A key component of America’s adversarial, case-based system of law is that each case usually produces a winner, someone who benefits from the application of a legal rule to the facts of their controversy. Of all cases, winners and losers in criminal law are most significant because losing often means a considerable loss in personal freedom. This Article analyzes the winners and losers of criminal appeals before the Massachusetts Supreme Judicial Court as a way of trying to learn about how that court conducts its business and makes decisions in one of its most crucial functions—being the final arbiters of justice in state criminal law. The results indicate a court that rules overwhelmingly against defendants on appeal, but that has drifted by a small amount in a pro-defendant direction over time. A key feature of the court’s decisions is unanimity—it decides the vast majority of criminal appeals without dissent. There is also no strong connection between the party that appointed the justice and how they vote, implying that partisanship does not play a strong role in how the court decides criminal cases.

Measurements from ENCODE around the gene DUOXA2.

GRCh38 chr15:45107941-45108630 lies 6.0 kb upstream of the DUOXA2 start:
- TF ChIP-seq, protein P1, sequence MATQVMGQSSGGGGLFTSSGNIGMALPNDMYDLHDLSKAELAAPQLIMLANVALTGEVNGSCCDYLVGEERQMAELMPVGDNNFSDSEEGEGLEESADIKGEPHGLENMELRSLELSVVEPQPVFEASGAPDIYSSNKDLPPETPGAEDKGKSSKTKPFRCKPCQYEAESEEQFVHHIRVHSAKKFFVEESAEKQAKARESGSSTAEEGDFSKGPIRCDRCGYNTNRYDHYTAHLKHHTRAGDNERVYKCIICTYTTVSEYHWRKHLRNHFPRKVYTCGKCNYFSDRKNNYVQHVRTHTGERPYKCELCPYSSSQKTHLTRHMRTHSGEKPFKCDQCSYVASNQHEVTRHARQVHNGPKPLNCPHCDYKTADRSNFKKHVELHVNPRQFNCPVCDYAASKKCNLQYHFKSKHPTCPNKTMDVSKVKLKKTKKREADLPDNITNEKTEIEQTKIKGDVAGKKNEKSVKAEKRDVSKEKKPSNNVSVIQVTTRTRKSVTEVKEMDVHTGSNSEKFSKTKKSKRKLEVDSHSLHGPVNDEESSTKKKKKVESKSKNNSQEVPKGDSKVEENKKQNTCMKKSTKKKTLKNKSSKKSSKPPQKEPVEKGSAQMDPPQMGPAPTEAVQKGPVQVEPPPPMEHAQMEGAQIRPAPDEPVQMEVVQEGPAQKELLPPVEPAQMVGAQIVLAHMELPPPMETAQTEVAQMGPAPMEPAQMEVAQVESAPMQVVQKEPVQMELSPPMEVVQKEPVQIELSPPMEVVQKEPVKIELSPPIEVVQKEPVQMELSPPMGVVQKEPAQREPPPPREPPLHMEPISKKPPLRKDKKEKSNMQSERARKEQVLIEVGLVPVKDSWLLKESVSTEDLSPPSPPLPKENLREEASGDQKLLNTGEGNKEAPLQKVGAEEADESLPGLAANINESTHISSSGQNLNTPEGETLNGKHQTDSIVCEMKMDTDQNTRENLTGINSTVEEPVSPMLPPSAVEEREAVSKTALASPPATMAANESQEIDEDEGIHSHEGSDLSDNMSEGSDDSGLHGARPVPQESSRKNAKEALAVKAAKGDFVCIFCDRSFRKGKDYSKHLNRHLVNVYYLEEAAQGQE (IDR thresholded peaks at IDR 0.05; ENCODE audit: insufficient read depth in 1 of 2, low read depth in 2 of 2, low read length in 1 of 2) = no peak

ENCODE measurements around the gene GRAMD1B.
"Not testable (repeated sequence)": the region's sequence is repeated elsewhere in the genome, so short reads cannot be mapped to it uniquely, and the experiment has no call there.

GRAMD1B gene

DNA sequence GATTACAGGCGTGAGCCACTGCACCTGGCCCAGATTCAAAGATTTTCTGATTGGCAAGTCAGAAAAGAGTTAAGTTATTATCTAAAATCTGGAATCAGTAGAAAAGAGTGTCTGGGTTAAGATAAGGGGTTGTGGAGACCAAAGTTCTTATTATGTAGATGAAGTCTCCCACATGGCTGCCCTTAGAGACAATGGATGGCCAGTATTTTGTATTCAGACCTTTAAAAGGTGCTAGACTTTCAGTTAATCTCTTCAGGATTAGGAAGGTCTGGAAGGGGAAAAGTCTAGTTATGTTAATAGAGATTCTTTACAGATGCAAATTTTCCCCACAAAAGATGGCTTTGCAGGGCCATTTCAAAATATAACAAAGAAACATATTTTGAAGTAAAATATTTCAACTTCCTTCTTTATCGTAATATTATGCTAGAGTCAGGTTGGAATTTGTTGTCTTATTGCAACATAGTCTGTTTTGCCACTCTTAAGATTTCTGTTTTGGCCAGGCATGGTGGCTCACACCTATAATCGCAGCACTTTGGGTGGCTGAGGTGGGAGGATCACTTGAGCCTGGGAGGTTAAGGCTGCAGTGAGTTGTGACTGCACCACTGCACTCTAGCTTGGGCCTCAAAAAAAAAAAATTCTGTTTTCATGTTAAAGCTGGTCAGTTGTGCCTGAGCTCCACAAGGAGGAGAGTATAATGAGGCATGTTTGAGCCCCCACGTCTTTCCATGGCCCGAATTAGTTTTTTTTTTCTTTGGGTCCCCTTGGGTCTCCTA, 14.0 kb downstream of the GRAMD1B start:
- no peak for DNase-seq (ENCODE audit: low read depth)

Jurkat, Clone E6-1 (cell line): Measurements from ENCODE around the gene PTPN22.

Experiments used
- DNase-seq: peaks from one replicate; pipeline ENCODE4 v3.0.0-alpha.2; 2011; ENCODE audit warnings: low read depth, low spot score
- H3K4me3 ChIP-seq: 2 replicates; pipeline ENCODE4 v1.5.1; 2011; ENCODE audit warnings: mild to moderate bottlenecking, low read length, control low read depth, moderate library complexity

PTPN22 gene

Thomas Gray, CRIMINAL LAW—AN EMPIRICAL ASSESSMENT OF MASSACHUSETTS SUPREME JUDICIAL COURT DECISION-MAKING ON CRIMINAL LAW FROM 1995 TO 2014, 38 W. New Eng. L. Rev. 285 (2016), http://digitalcommons.law.wne.edu/lawreview/vol38/iss2/4